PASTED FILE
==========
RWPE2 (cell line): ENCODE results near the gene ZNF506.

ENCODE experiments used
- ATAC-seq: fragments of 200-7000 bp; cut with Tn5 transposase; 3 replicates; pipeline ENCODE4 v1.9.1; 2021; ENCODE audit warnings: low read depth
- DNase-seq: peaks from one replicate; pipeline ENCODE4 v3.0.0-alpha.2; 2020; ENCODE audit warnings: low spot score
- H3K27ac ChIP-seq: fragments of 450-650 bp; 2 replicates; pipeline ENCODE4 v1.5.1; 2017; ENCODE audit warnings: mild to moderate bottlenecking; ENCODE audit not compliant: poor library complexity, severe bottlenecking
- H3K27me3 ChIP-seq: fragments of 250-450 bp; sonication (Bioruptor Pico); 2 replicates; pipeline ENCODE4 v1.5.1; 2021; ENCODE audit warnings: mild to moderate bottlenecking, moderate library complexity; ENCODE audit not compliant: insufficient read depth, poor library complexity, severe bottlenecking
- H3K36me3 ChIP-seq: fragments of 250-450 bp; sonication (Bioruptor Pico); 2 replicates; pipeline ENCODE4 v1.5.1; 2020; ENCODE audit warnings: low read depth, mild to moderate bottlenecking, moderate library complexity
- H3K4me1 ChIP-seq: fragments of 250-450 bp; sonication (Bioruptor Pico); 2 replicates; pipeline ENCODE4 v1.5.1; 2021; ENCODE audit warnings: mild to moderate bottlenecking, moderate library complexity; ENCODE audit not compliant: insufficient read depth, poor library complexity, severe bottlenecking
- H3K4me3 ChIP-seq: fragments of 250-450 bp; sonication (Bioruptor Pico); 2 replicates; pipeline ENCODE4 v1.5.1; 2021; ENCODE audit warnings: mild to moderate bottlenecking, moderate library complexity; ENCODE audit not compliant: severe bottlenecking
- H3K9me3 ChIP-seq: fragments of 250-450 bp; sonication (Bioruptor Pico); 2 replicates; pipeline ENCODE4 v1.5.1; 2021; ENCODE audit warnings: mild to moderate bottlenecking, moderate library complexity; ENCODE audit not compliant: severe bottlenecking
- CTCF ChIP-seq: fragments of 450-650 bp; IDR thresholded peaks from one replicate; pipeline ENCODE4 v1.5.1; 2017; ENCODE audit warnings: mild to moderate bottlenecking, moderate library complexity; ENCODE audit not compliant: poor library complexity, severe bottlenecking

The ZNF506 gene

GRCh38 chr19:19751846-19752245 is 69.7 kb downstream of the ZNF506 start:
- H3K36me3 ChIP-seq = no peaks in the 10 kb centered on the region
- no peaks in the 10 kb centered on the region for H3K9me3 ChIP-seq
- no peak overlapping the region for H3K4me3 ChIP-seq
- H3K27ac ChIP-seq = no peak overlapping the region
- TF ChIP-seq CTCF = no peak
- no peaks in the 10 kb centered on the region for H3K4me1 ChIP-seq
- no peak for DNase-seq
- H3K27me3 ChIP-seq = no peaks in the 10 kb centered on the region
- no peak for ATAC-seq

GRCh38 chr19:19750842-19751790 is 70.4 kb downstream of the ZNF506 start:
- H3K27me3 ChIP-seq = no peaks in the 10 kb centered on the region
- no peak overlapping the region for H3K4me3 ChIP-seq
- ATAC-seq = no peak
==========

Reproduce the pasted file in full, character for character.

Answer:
RWPE2 (cell line): ENCODE results near the gene ZNF506.

ENCODE experiments used
- ATAC-seq: fragments of 200-7000 bp; cut with Tn5 transposase; 3 replicates; pipeline ENCODE4 v1.9.1; 2021; ENCODE audit warnings: low read depth
- DNase-seq: peaks from one replicate; pipeline ENCODE4 v3.0.0-alpha.2; 2020; ENCODE audit warnings: low spot score
- H3K27ac ChIP-seq: fragments of 450-650 bp; 2 replicates; pipeline ENCODE4 v1.5.1; 2017; ENCODE audit warnings: mild to moderate bottlenecking; ENCODE audit not compliant: poor library complexity, severe bottlenecking
- H3K27me3 ChIP-seq: fragments of 250-450 bp; sonication (Bioruptor Pico); 2 replicates; pipeline ENCODE4 v1.5.1; 2021; ENCODE audit warnings: mild to moderate bottlenecking, moderate library complexity; ENCODE audit not compliant: insufficient read depth, poor library complexity, severe bottlenecking
- H3K36me3 ChIP-seq: fragments of 250-450 bp; sonication (Bioruptor Pico); 2 replicates; pipeline ENCODE4 v1.5.1; 2020; ENCODE audit warnings: low read depth, mild to moderate bottlenecking, moderate library complexity
- H3K4me1 ChIP-seq: fragments of 250-450 bp; sonication (Bioruptor Pico); 2 replicates; pipeline ENCODE4 v1.5.1; 2021; ENCODE audit warnings: mild to moderate bottlenecking, moderate library complexity; ENCODE audit not compliant: insufficient read depth, poor library complexity, severe bottlenecking
- H3K4me3 ChIP-seq: fragments of 250-450 bp; sonication (Bioruptor Pico); 2 replicates; pipeline ENCODE4 v1.5.1; 2021; ENCODE audit warnings: mild to moderate bottlenecking, moderate library complexity; ENCODE audit not compliant: severe bottlenecking
- H3K9me3 ChIP-seq: fragments of 250-450 bp; sonication (Bioruptor Pico); 2 replicates; pipeline ENCODE4 v1.5.1; 2021; ENCODE audit warnings: mild to moderate bottlenecking, moderate library complexity; ENCODE audit not compliant: severe bottlenecking
- CTCF ChIP-seq: fragments of 450-650 bp; IDR thresholded peaks from one replicate; pipeline ENCODE4 v1.5.1; 2017; ENCODE audit warnings: mild to moderate bottlenecking, moderate library complexity; ENCODE audit not compliant: poor library complexity, severe bottlenecking

The ZNF506 gene

GRCh38 chr19:19751846-19752245 is 69.7 kb downstream of the ZNF506 start:
- H3K36me3 ChIP-seq = no peaks in the 10 kb centered on the region
- no peaks in the 10 kb centered on the region for H3K9me3 ChIP-seq
- no peak overlapping the region for H3K4me3 ChIP-seq
- H3K27ac ChIP-seq = no peak overlapping the region
- TF ChIP-seq CTCF = no peak
- no peaks in the 10 kb centered on the region for H3K4me1 ChIP-seq
- no peak for DNase-seq
- H3K27me3 ChIP-seq = no peaks in the 10 kb centered on the region
- no peak for ATAC-seq

GRCh38 chr19:19750842-19751790 is 70.4 kb downstream of the ZNF506 start:
- H3K27me3 ChIP-seq = no peaks in the 10 kb centered on the region
- no peak overlapping the region for H3K4me3 ChIP-seq
- ATAC-seq = no peak